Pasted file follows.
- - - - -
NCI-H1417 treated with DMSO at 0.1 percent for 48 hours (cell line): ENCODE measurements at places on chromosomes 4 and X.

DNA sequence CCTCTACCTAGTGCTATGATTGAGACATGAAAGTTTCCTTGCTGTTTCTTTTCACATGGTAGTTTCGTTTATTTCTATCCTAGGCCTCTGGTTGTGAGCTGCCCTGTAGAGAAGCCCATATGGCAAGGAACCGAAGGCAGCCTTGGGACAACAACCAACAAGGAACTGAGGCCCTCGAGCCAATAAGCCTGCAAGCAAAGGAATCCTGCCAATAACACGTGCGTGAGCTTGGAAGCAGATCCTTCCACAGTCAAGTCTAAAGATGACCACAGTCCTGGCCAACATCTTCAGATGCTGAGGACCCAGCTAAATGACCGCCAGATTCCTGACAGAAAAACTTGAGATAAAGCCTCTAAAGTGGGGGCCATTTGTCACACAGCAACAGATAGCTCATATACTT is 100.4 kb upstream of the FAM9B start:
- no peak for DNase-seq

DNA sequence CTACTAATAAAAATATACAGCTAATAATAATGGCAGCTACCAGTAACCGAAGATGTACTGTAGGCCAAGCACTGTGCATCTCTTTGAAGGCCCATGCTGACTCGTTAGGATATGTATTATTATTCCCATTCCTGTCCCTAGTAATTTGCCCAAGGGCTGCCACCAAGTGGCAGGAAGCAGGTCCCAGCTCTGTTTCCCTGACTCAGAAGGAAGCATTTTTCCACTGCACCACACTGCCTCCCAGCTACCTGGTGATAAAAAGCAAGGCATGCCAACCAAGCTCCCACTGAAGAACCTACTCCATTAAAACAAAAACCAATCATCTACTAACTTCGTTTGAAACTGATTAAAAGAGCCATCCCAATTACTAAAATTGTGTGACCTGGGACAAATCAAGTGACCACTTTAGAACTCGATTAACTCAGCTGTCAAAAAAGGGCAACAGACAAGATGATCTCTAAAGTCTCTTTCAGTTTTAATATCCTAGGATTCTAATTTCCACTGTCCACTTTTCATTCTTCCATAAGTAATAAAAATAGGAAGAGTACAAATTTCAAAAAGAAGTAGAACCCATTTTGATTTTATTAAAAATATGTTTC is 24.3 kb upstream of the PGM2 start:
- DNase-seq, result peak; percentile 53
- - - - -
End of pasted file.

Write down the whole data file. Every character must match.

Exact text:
NCI-H1417 treated with DMSO at 0.1 percent for 48 hours (cell line): ENCODE measurements at places on chromosomes 4 and X.

DNA sequence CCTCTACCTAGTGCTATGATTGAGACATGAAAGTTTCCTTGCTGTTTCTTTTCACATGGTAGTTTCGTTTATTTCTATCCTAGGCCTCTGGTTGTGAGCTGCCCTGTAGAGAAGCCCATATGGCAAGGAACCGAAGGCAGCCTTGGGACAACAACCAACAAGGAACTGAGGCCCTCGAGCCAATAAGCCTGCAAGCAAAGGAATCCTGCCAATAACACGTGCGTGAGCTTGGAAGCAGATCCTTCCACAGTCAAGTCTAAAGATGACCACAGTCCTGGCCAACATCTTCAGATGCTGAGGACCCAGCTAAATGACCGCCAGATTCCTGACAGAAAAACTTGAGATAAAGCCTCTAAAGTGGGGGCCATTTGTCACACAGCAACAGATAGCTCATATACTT is 100.4 kb upstream of the FAM9B start:
- no peak for DNase-seq

DNA sequence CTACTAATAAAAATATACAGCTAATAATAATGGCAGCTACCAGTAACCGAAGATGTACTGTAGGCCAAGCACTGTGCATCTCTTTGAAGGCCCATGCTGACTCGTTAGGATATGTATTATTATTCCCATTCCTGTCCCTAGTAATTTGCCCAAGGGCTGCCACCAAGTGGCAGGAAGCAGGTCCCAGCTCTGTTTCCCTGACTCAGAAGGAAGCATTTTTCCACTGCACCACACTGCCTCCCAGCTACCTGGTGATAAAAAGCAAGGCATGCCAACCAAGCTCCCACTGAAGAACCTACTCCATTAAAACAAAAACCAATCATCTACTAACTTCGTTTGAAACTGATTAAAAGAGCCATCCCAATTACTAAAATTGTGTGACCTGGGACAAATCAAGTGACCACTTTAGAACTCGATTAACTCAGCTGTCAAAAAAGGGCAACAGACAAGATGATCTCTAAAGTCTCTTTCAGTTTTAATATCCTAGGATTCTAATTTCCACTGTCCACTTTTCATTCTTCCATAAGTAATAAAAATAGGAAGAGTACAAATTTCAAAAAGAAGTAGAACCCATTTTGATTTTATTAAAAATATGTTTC is 24.3 kb upstream of the PGM2 start:
- DNase-seq, result peak; percentile 53